It’s been a long time in waiting, but the UK economy seems to be seeing a strong recovery— it’s the best news on the UK economy for a long time.
At last, good news on the UK economy
People are strange creatures. The UK economy is apparently seeing a very strong recovery. I can only think of one explanation.
The explanation lies with the illusion of certainty. They say the markets hate uncertainty. For three years, the UK economy has wilted under the burden of Brexit related uncertainty. Now we have had an election, the promise that now the UK has freed itself from the ‘shackles’ of the EU it can at long last fulfil its potential, like it was during the wonderful 1970s. We have a Prime Minister who promises the certainty of success and then all (or most) of the economic indicators change — for the better, much better.
For what it’s worth, I don’t buy the promises — I can not for the life of me see how the UK will be better off outside of the EU, but the data says what the data says. If enough people believe the promises, maybe they become self-fulfilling.
Personally, even without Coronavirus, I think there is much uncertainty about the future of UK trade as there was before the election, but maybe perception is all. Maybe the UK economy can be talked into recovery.
Take my favourite gauge of the UK housing market, the Residential Market Survey from the Royal Institution of Chartered Surveyors (RICS). Its headline index, which takes the percentage net balance of surveyors who reported a rise in house prices relative to those who reported a fall, rose to plus 17. That was the highest reading since May 2017. The index has been either negative or zero in every month since July 2018.
I have noticed that whenever this index passes the x axis — I mean either goes negative or positive — in any significant way, the broader economy tends to follow a few months later.
There is data bringing good news, however the purchasing managers indexes (PMIs) all point to strong recovery.
These PMIs are just about the most up to date economic indicators we have, and 50 is the key reading — below points to contraction, above points to expansion.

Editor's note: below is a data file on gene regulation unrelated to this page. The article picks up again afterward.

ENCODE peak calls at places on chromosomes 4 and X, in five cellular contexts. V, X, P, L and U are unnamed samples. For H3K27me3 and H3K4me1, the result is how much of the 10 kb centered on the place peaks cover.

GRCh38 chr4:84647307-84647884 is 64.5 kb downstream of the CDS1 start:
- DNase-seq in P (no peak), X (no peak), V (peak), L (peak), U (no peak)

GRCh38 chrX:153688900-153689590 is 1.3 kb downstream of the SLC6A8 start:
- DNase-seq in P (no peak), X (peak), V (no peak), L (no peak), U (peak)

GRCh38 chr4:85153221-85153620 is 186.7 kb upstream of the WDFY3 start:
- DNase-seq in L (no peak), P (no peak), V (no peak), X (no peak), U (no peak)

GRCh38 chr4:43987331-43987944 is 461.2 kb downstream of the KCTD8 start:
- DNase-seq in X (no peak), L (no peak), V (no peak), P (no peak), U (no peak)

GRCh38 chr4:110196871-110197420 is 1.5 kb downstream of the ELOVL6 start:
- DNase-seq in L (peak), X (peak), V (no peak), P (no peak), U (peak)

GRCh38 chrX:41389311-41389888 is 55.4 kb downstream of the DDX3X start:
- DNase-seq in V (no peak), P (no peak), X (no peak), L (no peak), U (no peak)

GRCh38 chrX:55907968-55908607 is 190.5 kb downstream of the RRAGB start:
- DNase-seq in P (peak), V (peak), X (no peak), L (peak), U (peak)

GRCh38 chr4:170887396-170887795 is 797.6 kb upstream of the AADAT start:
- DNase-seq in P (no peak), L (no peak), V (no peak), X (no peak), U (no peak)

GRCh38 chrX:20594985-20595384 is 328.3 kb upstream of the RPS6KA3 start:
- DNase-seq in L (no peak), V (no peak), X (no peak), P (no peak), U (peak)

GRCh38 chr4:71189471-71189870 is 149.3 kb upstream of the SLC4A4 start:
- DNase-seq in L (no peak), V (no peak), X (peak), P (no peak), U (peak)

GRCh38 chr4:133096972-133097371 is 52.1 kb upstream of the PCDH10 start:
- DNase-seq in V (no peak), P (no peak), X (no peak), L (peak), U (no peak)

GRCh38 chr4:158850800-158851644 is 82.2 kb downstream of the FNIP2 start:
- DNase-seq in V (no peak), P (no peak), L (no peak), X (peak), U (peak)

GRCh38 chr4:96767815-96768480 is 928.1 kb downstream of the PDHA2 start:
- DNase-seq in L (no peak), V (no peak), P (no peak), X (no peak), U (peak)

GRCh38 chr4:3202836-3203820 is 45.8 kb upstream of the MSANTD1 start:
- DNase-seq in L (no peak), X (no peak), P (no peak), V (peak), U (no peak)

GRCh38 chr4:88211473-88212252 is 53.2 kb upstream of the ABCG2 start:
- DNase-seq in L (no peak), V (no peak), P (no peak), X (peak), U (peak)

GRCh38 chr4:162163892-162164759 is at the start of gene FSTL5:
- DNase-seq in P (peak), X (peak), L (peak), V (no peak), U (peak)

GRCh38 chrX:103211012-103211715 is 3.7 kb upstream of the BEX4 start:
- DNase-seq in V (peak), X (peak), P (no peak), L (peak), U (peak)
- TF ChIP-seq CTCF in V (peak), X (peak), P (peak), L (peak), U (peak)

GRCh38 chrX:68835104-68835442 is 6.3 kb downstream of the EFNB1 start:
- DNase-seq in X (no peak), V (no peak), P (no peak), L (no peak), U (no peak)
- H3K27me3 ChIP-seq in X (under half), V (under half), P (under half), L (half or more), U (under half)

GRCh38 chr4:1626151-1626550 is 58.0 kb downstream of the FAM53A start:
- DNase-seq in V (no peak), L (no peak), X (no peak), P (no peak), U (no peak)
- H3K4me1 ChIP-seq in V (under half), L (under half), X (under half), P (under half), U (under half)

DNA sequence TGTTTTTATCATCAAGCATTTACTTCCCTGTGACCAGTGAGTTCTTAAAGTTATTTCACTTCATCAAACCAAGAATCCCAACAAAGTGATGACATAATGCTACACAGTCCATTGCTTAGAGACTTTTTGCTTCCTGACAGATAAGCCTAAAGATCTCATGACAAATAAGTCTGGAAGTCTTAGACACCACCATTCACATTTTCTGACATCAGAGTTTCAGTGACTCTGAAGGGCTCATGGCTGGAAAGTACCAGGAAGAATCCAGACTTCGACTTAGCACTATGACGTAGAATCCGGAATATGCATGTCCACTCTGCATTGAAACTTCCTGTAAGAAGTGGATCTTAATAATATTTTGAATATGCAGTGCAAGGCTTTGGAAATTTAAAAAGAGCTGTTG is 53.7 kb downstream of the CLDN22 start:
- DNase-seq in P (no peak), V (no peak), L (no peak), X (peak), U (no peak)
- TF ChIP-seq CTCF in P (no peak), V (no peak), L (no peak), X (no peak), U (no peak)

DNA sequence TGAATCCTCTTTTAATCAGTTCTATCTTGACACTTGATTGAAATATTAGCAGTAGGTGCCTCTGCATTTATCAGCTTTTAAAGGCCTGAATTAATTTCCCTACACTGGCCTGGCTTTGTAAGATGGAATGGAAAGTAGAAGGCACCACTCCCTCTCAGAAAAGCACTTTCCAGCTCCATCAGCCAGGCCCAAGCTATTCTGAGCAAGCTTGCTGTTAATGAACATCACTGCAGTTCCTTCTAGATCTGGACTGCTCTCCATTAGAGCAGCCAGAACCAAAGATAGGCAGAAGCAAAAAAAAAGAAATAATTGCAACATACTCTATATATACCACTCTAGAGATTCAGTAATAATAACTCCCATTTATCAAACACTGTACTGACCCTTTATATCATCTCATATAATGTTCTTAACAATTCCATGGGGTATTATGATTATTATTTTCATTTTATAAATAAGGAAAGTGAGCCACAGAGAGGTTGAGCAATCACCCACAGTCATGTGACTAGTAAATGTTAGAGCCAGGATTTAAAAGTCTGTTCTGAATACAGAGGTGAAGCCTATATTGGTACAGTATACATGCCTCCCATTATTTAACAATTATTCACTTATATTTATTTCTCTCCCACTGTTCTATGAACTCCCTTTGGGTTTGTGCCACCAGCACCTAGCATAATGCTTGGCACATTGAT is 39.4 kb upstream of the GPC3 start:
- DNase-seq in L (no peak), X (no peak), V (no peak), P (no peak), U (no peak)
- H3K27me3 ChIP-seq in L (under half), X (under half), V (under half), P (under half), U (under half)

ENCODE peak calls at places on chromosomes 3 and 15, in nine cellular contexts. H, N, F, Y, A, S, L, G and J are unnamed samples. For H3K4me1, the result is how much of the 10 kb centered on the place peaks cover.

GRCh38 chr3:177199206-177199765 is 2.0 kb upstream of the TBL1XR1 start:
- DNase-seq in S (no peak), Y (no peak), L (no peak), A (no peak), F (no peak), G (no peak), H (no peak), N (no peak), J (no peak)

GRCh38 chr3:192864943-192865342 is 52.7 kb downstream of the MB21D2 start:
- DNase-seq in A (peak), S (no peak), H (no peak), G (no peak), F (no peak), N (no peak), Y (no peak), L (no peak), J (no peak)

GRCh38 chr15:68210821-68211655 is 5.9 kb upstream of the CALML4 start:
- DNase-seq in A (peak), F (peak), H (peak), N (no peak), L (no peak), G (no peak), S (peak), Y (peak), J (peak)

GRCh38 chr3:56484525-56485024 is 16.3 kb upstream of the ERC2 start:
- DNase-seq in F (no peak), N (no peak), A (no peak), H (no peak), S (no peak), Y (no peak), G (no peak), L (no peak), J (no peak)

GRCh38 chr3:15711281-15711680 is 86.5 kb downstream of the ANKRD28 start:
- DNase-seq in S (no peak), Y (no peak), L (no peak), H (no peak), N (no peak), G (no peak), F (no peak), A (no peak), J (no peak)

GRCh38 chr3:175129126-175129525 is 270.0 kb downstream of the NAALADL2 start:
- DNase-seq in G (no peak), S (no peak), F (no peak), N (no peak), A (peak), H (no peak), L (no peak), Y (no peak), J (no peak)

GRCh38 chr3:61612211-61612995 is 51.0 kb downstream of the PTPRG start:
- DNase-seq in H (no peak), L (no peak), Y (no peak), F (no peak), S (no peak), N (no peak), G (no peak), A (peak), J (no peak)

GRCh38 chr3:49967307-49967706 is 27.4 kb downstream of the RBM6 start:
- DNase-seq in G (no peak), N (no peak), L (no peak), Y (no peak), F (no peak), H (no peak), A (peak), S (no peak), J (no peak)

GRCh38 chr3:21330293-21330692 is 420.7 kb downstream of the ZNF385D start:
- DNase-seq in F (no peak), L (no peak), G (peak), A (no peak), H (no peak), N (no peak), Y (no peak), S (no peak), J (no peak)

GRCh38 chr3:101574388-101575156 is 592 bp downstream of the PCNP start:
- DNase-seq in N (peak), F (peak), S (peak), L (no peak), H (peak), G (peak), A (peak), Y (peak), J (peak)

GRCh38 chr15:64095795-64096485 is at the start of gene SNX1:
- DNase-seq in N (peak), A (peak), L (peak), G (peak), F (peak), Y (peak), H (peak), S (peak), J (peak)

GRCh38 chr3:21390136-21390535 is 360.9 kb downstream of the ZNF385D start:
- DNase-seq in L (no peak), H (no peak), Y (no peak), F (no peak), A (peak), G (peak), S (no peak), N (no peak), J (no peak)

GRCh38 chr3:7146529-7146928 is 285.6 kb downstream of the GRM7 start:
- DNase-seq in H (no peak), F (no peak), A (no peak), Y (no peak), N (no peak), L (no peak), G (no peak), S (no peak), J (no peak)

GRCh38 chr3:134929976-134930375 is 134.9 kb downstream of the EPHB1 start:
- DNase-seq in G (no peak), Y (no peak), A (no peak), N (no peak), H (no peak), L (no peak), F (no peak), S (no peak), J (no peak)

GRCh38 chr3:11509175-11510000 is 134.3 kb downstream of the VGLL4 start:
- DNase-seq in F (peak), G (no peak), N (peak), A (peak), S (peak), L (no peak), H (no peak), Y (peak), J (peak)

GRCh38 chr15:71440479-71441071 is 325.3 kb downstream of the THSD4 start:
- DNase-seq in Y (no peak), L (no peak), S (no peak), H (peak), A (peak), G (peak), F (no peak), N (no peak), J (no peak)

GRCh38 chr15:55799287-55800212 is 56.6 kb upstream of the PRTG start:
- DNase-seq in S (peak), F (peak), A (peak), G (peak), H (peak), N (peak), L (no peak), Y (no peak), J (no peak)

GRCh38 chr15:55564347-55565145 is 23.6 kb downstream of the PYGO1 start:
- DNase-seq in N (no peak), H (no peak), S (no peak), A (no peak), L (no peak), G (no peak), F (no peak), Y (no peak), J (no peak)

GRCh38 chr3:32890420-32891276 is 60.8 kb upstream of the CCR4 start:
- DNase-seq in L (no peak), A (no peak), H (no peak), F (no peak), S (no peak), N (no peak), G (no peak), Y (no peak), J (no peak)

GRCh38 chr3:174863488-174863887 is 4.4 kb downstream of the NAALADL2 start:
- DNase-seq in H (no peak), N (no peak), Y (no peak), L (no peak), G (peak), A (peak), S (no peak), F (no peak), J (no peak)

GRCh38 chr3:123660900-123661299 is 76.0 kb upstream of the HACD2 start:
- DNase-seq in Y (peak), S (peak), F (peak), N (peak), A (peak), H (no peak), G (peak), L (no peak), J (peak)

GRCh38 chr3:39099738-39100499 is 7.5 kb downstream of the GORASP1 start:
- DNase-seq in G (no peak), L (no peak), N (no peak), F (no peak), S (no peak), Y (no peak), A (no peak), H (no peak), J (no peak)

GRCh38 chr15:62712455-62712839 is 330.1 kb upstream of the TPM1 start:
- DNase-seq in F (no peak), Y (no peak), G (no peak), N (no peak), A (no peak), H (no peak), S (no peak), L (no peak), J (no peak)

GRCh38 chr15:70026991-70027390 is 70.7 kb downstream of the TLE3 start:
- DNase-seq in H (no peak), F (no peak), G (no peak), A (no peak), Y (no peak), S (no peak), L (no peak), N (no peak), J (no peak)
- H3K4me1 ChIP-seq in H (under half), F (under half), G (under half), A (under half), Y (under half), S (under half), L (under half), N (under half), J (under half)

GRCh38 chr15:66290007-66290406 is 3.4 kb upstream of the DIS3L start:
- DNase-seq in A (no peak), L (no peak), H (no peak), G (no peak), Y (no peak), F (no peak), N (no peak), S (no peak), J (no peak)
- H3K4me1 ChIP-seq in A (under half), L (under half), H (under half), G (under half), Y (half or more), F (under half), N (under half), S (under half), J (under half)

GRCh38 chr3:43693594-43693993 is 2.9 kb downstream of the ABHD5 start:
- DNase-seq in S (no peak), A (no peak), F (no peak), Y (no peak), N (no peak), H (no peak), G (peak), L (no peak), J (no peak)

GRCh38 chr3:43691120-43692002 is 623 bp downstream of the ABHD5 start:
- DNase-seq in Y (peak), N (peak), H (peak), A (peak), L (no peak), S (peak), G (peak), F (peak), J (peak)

For much of last year, the PMIs tracking manufacturing, construction and services were either below 50 or perilously close. The composite PMI spent most of the year below 50 and suggested the UK was on the verge of recession.
A recession is defined as two successive quarters of negative growth.
In fact the UK grew by 0.6 per cent in Q1 last year, contracted by 0.1 per cent in Q2, expanded by 0.5 per cent in Q3 and saw zero growth in Q4. Year on year, growth was 1.1 per cent.
The main reasons why the UK economy performed better than the PMIs suggested is that the PMIs don’t cover retail or government spending — and last year saw a modest relaxation of austerity.
As for the latest PMIs, the manufacturing PMI rose to 50, its highest level since April and maybe more encouraging, there was a sharp fall in stocks — suggesting the next few months may even improve.
The construction PMI rose sharply to 48.4. It still points to contraction, but the slowest pace of contraction in eight-months.
The services PMI rose to 53.9, the highest reading in six months and the composite PMI (which combines all three, weighted for the importance of each sector) rose to 53.3, also the highest level in 16-months.
Not everyone was gleeful. Hansen Lu, Property Economist, at Capital Economics said of the housing market, for example: “The recent rise in activity reflects improved sentiment after December’s decisive election result. But the election did nothing to change the housing market fundamentals. House prices are already high relative to incomes, and unlike previous decades, prices won’t be supported by another sharp drop in mortgage interest rates.”
But as I say, the data says what the data says, and the data says the UK economy is set to see its strongest performance, maybe since the Brexit vote — Coronavirus permitting.
These views are those of the author alone and do not necessarily reflect the view of The Share Centre, its officers and employees